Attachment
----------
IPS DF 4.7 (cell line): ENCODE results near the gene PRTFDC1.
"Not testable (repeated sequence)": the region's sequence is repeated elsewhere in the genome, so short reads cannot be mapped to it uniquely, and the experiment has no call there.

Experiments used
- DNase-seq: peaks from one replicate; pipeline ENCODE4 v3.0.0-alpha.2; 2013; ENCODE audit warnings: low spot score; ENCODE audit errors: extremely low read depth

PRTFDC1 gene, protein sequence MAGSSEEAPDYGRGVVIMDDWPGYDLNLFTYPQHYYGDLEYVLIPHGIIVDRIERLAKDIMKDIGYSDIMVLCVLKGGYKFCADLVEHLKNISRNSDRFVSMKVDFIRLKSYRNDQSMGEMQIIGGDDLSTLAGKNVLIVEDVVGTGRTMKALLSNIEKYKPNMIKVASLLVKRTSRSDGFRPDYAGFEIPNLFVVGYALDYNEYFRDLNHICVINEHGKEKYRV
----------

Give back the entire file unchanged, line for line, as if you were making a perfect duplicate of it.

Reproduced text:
IPS DF 4.7 (cell line): ENCODE results near the gene PRTFDC1.
"Not testable (repeated sequence)": the region's sequence is repeated elsewhere in the genome, so short reads cannot be mapped to it uniquely, and the experiment has no call there.

Experiments used
- DNase-seq: peaks from one replicate; pipeline ENCODE4 v3.0.0-alpha.2; 2013; ENCODE audit warnings: low spot score; ENCODE audit errors: extremely low read depth

PRTFDC1 gene, protein sequence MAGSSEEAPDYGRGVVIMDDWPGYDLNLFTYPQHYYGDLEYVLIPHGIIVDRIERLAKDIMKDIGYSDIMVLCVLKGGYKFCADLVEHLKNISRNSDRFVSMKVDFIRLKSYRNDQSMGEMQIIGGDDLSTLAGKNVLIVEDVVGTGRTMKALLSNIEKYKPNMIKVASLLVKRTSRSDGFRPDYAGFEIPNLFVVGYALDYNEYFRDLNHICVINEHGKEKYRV